Given what you've described about your riding, I'd say the Atlas is probably not the best bike for you. A hardtail like the Trophy is certainly the classic choice for XC. However, FS bikes designed for XC are more and more becoming the first choice for many, in which case I think you should consider an IBEX Asta.

Take it with a grain-of-salt, though. What some folks describe as mildly aggressive can be what others consider death defying. What some hardcore FR types would consider XC, someone else might think of as AM... and vice versa. There probably is no single clear answer. As you move through the full gambit of FS you'll find trade-offs that lean one direction or another. One rider may think giving up travel and saving weight in the name of point-to-point efficiency makes sense even if they have to suffer a little more in the rougher sections, while another cyclist considers sacrificing peak efficiency and ultra-light weight for longer travel and bigger hit capability more worthwhile. In other words, you can single-track an AM or even a FR/DH bike, but you're not going to be as fast an equivalent rider on a bike designed for that. Likewise you can huck a hardtail XC race bike, but you may be endangering both your body and your bike to do so... and, though it may be challenging, it's not going to be nearly as fun as doing it on a bike more attuned to that discipline.

Regards,
Jack
 

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Oh boy, a chance to show more pictures.....LOL

tranzformer said:
Oh that makes sense now. Yep guess those stickers won't be coming off.
The decals are very well applied and the workmanship is first class :thumbsup:

Jake
 

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Do you think Ibex will ever change their logo/font? It looks good, but it has a sort of "classic" feel to it unlike other bike manufacturers. Namely Specialized, Diamondback, Iron Horse which have a "new-age/technology" feel to them.

I'm 16 y/o and have two years of graphic design experience, and I can say from experience it mabye takes 30-45 minutes more of thinking to come out with a cool design.

=]
 

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taikuodo said:
Do you think Ibex will ever change their logo/font? It looks good, but it has a sort of "classic" feel to it unlike other bike manufacturers. Namely Specialized, Diamondback, Iron Horse which have a "new-age/technology" feel to them.

I'm 16 y/o and have two years of graphic design experience, and I can say from experience it mabye takes 30-45 minutes more of thinking to come out with a cool design.

=]
"classic" never goes out of style where as cool goes out every generation :thumbsup:

Jake :ihih:
 

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Maybe the Asta as a choice?

tranzformer said:
I guess this eventually comes down to the whole HT vs. FS argument. But I still need some help. This will be my first real MTB, others have been the cheap under $300 bikes from the local sports store. I have been into road biking for some time and currently have the Ibex Aprisa which I love. I am very athletic and agressive, so I would like a bike that I will be able to keep and upgrade parts on for many years. I will be using this bike primarily for cross country, single tracks and climbing. I would also love to take some epic rides out west in the Rockies with it (30-40 mile trips with ascending/descending of 4-6000ft.). So I would like to get something that doesn't feel like I am pulling a bag of bricks with me, but yet still sturdy enough to take some abuse.
The reason I bring the Asta up is that for me the full suspension of this bike is a actually helpfull on rocky climbs. My old hardtail would jump and kick off the sides of rocks when climbing. My FS Asta climbs ever so much more efficient and smooth up the same trails. Bobbing on long smooth climbs is fixed with the lockout. It's also a lighter bike than similar priced AM bikes (no bag of bricks!). The 71 deg head angle is a real asset for tight single track.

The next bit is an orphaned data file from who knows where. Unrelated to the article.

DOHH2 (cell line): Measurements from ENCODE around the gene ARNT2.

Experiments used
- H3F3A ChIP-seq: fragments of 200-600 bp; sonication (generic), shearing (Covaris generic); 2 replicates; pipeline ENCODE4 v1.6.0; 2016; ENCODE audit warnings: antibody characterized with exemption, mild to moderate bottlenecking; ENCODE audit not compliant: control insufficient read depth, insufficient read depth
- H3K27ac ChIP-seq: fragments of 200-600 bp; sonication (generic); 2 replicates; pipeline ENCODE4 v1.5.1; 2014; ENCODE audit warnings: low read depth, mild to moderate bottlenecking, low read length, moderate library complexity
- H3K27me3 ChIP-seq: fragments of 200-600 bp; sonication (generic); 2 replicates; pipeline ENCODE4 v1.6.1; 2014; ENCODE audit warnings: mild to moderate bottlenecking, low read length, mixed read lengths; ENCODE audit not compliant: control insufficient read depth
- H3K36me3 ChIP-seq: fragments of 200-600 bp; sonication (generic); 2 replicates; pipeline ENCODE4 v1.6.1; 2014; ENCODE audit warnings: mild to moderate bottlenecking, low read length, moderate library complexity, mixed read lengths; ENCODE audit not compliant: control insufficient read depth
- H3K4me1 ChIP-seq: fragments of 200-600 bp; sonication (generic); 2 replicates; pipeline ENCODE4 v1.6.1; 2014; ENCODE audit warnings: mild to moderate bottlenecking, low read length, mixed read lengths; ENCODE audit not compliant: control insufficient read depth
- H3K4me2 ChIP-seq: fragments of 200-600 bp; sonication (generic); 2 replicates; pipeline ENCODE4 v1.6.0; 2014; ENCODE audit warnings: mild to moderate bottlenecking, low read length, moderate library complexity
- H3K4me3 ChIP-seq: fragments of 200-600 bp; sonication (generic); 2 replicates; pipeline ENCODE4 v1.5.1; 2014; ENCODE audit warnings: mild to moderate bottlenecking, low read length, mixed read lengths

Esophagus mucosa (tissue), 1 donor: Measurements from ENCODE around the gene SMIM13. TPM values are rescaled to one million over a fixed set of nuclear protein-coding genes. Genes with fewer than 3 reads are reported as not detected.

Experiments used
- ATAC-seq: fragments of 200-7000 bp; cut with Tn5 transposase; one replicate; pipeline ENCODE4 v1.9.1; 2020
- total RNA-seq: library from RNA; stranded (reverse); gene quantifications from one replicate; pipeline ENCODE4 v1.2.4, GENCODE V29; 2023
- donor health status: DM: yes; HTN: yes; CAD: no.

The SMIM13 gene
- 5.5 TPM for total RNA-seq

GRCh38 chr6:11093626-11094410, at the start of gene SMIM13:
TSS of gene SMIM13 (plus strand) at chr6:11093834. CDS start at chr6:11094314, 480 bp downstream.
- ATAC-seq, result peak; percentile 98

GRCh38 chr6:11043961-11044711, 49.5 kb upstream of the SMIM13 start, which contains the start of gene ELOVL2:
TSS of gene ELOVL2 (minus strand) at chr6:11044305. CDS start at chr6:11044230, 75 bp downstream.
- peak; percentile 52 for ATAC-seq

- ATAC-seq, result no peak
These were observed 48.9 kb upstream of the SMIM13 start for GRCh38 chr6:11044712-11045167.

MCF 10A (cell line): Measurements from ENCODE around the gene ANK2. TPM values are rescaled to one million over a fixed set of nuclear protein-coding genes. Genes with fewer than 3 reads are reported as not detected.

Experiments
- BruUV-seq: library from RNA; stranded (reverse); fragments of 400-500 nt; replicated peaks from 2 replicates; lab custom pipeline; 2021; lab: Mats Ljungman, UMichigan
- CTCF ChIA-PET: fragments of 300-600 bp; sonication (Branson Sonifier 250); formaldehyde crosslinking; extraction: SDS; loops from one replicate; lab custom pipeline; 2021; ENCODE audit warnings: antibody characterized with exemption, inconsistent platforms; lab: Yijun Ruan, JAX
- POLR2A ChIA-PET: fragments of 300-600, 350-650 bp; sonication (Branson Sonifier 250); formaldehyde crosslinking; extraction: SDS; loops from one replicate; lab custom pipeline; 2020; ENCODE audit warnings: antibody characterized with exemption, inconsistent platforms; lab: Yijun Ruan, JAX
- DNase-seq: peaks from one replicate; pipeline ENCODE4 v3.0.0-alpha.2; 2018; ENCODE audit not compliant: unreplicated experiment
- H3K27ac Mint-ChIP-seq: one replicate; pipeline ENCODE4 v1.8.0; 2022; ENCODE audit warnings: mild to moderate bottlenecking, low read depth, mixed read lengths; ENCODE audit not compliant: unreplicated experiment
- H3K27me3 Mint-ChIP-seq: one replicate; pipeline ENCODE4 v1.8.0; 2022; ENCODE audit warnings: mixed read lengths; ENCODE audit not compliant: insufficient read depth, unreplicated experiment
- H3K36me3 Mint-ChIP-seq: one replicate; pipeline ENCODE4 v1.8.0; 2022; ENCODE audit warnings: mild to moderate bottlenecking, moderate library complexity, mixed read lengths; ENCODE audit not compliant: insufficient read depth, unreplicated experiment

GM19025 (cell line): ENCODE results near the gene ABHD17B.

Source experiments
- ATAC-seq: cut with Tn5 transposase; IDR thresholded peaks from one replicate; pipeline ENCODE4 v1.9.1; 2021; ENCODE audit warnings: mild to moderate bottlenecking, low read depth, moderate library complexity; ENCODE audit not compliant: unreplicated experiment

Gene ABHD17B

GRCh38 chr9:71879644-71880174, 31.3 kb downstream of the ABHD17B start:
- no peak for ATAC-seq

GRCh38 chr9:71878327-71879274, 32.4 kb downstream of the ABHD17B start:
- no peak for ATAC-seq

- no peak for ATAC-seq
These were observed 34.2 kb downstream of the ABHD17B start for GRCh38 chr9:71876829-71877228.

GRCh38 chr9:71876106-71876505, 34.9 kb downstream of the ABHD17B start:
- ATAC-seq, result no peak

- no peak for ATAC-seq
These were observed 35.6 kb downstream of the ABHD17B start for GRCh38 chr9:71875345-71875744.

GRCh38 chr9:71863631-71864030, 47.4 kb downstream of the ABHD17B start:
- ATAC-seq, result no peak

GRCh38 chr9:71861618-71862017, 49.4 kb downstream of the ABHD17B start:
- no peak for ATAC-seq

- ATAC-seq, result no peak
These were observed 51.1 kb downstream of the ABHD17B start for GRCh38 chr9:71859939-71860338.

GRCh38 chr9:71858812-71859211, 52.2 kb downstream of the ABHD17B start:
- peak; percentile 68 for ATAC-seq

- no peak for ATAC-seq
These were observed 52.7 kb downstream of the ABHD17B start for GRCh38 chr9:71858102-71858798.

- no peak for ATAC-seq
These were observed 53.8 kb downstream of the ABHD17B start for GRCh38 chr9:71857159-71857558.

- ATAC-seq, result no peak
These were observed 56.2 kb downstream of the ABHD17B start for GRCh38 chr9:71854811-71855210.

Maybe find a friend with a FS and a HT and try some steep rocky climbs... Btw long rides are more comfy (to me anyways) on a FS.

--
Bill
 

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Riding
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Discussion Starter · #18 ·
I still haven't made up my mind since the last time I posted, so I might need some help. I noticed that the new 29er is out. Is that something that I should consider? As I had mentioned before, this bike will be used primarily for cross-country riding (maybe some races eventually) and single tracks. Any good resources for more info on 29ers to see if it is a better fit for me?
 

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Discussion Starter · #19 · (Edited)
To those who work for Ibex, was the Tropy Pro desinged to be a XC racer? How does the Rock Shock Reba compare to something like a FR F-80? Comparable? Finally with the Juicy7s, what is the size of the rotor?
 

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tranzformer said:
To those who work for Ibex, was the Tropy Pro desinged to be a XC racer? How does the Rock Shock Reba compare to something like a FR F-80? Comparable? Finally with the Juicy7s, what is the size of the rotor?
I don't work for IBEX..
All the Trophy series bikes are race ready geometry frames that are tuned for fast responsive handling..The triple butted 6066 aluminum is light in weight yet strong in strength..The 07' Trophy Pro frameset that Ive built up lives up to everything I expected..Fast, agile and strong enough to handle my 210 pounds without an issue or concern..

Being new to air forks, I'm not in the know to give you a comparison on Rock Shok vs Foxx..I run a Manitou R7 Super and the two you mentioned are in more demand..

I do believe the Avid Juicy 7's rotors are 160mm..

I do wish I could be of more help..Maybe Jack will chime in and answer all your questions in the morning or you can try e-mailing (click>) [email protected] :cool:

Jake

PS. On a side note, the 07' SRAM X9 offerings on the Trophy Pro are second only to SRAM XO's :thumbsup:

EDIT:
From the IBEX web-site:
Frame: Triple-Butted 6066 Aluminum - Trophy frames are built to be rigid without sacrificing comfort or great handling. Racebred geometry is ideal for fast cross-country and precision trail riding. Elegantly tapered chain-stays add just enough suppleness to cushion the rear wheel while keeping acceleration power on the ground where it belongs.